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What is being done to ventilate classrooms in Covid-19 pandemic?

Scottish schools have been armed with 22,000 CO2 monitors.

Ensuring adequate ventilation of classrooms has been hailed as one of the most important measures to prevent Covid in Scottish schools.

The Scottish Government announced £10 million in August to provide CO2 monitors for every school and previously granted £90m in Covid logistics fundings to local authorities for uses including reducing risks in schools.

By the end of last term Fife Council had distributed 1,290 monitors to its schools and nurseries and says it has ordered 3,500 more to be hard-wired into classrooms before next summer. Angus Council had 1,581 devices and says it intends to provide a monitor for every classroom. Dundee City Council had 1,117 fixed and mobile monitors by the end of last term, while Perth and Kinross Council said it had 1,523 monitors in operation.

How is air quality data being used?

We asked councils in Tayside and Fife how they were using the data provided to ensure good air quality in schools to reduce the risk of Covid-19 infection, and here is what they told us.


A council spokesman said: “The new CO2 monitors we are procuring for schools are intended to provide teachers with a quick visual indication of room air quality. This will help staff determine when and how far to open windows to achieve the best balance between air quality and room temperature.

“The USB version of the monitors have a 30-day recording function, allowing us to download data if persistent air quality issues are reported in a room. This data could, for example, be used to influence the design of remedial measures required to improve the ventilation.

“The benefit of C02 monitors, both pre and during Covid, comes from the opportunity for the teacher to react to the monitor reading immediately, by ventilating. We are finding that where this takes place, this resolves the vast majority of increased CO2 levels. Where this is not successful our engineers use the data within the monitor to find a solution.”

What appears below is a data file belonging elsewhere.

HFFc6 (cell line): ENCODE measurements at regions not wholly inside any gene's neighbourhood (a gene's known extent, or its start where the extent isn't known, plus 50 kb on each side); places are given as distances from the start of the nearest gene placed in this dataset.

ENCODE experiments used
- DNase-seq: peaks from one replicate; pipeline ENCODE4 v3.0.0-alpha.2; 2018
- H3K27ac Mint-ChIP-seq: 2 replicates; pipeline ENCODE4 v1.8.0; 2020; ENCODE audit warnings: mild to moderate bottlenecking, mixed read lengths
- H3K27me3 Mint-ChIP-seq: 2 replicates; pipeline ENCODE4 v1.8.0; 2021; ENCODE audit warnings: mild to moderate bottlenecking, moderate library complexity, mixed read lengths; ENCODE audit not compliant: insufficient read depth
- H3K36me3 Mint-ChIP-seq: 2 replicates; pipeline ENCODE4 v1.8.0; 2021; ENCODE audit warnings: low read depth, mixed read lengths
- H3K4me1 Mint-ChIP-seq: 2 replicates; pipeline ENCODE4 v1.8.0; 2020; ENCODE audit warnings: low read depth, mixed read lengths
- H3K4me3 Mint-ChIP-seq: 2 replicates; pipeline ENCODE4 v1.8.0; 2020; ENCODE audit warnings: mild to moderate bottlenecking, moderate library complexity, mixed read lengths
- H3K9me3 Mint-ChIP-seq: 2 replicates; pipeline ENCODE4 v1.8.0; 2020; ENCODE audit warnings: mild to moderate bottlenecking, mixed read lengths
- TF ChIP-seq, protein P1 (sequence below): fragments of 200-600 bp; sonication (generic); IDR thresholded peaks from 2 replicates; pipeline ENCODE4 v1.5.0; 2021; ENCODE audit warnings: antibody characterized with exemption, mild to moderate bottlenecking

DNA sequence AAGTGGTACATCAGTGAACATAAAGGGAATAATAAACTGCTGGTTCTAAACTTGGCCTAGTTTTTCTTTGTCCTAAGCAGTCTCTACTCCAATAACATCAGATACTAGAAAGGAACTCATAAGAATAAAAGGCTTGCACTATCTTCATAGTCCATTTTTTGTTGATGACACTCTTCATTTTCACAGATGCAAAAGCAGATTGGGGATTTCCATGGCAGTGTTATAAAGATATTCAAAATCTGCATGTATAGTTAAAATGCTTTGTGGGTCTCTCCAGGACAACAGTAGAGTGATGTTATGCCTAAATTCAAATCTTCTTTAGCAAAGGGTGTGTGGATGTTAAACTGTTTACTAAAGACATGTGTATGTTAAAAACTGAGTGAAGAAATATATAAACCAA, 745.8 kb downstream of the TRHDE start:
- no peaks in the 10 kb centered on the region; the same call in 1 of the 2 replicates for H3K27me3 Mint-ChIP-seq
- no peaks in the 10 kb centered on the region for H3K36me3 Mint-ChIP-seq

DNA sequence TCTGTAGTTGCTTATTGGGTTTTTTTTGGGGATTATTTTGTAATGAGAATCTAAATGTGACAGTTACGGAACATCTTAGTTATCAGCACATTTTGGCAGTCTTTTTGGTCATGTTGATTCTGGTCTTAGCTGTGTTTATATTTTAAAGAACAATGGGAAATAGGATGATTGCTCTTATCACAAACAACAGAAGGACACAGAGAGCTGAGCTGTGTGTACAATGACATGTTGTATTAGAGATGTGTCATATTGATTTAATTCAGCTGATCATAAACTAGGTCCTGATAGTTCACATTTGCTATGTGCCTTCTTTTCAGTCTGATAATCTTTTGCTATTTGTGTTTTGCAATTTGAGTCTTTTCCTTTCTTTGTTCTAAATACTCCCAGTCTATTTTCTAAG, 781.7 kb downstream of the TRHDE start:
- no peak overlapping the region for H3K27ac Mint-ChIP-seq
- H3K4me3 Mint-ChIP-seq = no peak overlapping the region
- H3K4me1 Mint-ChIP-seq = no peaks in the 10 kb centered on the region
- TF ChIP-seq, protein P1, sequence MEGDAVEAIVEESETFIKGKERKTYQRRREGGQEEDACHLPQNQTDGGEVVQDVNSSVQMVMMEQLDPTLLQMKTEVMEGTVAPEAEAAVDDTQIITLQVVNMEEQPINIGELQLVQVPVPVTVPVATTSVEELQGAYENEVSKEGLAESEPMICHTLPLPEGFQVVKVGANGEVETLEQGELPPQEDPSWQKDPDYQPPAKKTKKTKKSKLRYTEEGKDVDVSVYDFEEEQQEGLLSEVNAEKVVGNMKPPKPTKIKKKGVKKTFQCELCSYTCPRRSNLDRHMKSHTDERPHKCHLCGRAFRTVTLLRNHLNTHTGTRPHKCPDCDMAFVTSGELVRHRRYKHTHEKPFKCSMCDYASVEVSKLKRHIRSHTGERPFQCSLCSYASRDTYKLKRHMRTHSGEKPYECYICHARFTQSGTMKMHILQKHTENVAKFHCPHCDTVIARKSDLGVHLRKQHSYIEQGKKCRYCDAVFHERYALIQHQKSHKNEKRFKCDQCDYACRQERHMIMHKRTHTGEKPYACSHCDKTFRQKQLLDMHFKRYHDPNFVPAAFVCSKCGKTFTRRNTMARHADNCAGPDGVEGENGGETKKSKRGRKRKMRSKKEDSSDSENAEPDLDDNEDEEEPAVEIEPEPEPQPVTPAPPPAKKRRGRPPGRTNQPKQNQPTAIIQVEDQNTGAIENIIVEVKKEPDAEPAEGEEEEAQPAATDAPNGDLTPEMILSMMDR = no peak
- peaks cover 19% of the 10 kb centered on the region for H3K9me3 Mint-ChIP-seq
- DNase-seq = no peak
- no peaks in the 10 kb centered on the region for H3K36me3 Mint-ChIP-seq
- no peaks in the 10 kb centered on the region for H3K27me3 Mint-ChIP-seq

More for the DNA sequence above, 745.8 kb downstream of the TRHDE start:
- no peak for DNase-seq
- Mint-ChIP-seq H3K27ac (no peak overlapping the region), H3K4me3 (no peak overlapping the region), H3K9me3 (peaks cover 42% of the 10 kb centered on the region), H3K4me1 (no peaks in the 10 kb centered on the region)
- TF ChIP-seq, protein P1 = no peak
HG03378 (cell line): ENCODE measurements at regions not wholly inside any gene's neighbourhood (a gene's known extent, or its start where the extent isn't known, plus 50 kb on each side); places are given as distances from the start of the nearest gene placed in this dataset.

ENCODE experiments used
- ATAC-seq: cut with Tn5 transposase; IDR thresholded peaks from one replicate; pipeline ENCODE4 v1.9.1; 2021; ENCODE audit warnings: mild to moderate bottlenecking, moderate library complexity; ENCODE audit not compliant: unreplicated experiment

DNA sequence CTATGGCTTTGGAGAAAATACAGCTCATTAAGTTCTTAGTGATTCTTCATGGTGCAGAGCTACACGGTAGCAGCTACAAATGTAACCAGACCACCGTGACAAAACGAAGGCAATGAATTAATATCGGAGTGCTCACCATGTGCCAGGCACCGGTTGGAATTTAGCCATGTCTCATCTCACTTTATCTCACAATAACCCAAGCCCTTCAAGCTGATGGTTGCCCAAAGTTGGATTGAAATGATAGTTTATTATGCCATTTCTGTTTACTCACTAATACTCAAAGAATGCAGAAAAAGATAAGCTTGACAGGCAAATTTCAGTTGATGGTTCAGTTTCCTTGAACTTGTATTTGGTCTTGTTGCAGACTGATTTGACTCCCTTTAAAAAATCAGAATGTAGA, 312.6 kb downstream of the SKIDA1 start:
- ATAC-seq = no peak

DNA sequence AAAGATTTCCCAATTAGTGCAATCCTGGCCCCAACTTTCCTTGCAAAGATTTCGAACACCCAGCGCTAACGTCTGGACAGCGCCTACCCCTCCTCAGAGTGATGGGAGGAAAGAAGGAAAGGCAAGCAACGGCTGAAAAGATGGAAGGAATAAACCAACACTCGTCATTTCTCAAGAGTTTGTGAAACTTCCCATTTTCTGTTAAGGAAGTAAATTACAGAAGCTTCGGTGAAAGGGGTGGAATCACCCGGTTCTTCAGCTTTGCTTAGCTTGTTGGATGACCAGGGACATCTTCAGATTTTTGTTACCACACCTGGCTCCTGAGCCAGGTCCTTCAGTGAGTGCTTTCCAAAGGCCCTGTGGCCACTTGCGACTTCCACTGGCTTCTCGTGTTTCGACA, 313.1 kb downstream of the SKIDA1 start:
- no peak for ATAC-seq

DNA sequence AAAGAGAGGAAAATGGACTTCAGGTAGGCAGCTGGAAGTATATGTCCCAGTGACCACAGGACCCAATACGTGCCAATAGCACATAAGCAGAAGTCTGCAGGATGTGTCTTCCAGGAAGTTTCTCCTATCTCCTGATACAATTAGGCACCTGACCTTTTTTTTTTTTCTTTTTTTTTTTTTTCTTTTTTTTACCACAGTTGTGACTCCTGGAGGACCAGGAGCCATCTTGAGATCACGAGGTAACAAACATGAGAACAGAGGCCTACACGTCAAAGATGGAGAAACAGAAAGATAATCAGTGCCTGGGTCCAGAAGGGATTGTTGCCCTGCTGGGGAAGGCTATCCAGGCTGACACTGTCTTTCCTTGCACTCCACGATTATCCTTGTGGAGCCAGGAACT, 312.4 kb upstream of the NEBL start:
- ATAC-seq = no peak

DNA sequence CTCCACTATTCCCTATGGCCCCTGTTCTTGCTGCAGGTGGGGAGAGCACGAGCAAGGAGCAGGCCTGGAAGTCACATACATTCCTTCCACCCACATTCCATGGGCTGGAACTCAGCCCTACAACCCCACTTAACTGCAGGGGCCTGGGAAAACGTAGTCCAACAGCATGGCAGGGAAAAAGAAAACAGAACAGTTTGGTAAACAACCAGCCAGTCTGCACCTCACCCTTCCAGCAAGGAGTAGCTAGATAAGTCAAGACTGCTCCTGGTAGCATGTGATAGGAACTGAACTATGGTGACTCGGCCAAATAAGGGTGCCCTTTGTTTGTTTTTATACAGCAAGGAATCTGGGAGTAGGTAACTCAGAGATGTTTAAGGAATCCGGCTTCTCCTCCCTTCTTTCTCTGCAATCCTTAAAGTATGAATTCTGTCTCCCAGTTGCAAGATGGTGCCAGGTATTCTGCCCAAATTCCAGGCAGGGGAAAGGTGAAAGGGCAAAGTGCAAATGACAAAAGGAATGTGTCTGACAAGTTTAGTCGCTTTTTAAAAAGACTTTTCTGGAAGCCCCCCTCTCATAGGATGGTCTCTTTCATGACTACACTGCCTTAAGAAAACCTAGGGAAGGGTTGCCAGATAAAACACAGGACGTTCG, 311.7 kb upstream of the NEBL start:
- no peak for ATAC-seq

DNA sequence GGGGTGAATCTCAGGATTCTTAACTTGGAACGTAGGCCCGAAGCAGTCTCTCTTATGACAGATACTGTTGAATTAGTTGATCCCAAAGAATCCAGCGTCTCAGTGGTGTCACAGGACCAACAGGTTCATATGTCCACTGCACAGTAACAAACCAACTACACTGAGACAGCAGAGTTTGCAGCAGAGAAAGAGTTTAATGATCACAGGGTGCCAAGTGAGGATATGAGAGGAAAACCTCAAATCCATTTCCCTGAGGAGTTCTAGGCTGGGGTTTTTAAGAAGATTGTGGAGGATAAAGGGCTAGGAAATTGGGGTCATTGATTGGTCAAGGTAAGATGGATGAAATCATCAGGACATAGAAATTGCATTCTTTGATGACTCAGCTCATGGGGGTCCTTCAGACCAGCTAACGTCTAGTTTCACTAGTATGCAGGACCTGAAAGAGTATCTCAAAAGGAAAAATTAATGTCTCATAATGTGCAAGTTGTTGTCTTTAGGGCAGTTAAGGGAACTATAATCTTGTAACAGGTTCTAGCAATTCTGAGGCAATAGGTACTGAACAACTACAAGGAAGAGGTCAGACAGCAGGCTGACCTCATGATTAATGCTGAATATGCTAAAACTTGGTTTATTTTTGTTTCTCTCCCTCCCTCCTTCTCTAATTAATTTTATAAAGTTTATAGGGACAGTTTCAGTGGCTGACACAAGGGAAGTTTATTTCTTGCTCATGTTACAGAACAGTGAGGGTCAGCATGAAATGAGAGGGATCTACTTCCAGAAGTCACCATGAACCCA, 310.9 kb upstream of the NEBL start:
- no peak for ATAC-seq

“Our priority remains, as ever, the safety and wellbeing of our school communities,” a council spokeswoman said.

“As such, we have provided carbon dioxide (CO2) monitors in all learning spaces and have risk assessed all mechanical and natural ventilation system to develop ventilation guidance for our schools – in accordance with Scottish Government guidance. Heating times have been extended and, where necessary, mechanical systems have been adjusted.

“Our bespoke guidance includes information specific to colder weather and how to best balance the requirements of maintaining a comfortable heat within buildings and ensuring good ventilation. It includes a request to dress accordingly for what may be lower than normal indoor temperatures.

“There will be ongoing monitoring of the situation and continuous engagement with each school to ensure that should any issues arise they will be quickly and appropriately dealt with.”

Perth and Kinross

The council said: “School staff have been given relevant briefing information regarding the monitors and have been advised to report any issues to the council’s property helpdesk,” a council spokeswoman said.

“We undertook a major assessment exercise around a year ago to install additional fans, increase running times and carry out maintenance on windows to ensure ventilation improvements were in place before CO2 monitors were installed.

“In areas where CO2 monitors have identified issues, mitigation has been carried out. Additionally, we have taken steps to ensure a balanced heating and ventilation strategy is in place throughout the year.”


The city council has been asked for further comment but previously told us that monitor data was being assessed to identify where remedial actions may be required.